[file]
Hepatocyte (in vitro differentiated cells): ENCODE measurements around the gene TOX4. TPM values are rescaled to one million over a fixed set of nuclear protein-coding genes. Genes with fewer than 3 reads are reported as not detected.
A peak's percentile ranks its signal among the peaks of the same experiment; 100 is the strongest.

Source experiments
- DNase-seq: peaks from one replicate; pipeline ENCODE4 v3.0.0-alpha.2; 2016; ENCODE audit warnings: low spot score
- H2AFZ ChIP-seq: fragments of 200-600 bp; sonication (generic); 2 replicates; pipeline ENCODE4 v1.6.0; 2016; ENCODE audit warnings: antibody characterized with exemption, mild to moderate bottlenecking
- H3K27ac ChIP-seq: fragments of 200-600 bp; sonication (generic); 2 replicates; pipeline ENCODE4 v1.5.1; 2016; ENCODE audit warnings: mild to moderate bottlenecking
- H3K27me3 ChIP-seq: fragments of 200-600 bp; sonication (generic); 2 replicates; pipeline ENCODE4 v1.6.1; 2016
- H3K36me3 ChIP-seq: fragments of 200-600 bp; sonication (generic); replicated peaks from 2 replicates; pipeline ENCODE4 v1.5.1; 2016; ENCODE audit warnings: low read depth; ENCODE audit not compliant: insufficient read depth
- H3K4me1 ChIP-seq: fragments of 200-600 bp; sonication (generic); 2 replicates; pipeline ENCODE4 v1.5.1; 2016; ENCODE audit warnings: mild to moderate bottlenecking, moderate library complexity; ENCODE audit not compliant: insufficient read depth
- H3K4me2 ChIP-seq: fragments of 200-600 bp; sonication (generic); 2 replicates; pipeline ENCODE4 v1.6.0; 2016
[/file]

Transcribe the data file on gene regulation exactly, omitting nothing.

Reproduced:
Hepatocyte (in vitro differentiated cells): ENCODE measurements around the gene TOX4. TPM values are rescaled to one million over a fixed set of nuclear protein-coding genes. Genes with fewer than 3 reads are reported as not detected.
A peak's percentile ranks its signal among the peaks of the same experiment; 100 is the strongest.

Source experiments
- DNase-seq: peaks from one replicate; pipeline ENCODE4 v3.0.0-alpha.2; 2016; ENCODE audit warnings: low spot score
- H2AFZ ChIP-seq: fragments of 200-600 bp; sonication (generic); 2 replicates; pipeline ENCODE4 v1.6.0; 2016; ENCODE audit warnings: antibody characterized with exemption, mild to moderate bottlenecking
- H3K27ac ChIP-seq: fragments of 200-600 bp; sonication (generic); 2 replicates; pipeline ENCODE4 v1.5.1; 2016; ENCODE audit warnings: mild to moderate bottlenecking
- H3K27me3 ChIP-seq: fragments of 200-600 bp; sonication (generic); 2 replicates; pipeline ENCODE4 v1.6.1; 2016
- H3K36me3 ChIP-seq: fragments of 200-600 bp; sonication (generic); replicated peaks from 2 replicates; pipeline ENCODE4 v1.5.1; 2016; ENCODE audit warnings: low read depth; ENCODE audit not compliant: insufficient read depth
- H3K4me1 ChIP-seq: fragments of 200-600 bp; sonication (generic); 2 replicates; pipeline ENCODE4 v1.5.1; 2016; ENCODE audit warnings: mild to moderate bottlenecking, moderate library complexity; ENCODE audit not compliant: insufficient read depth
- H3K4me2 ChIP-seq: fragments of 200-600 bp; sonication (generic); 2 replicates; pipeline ENCODE4 v1.6.0; 2016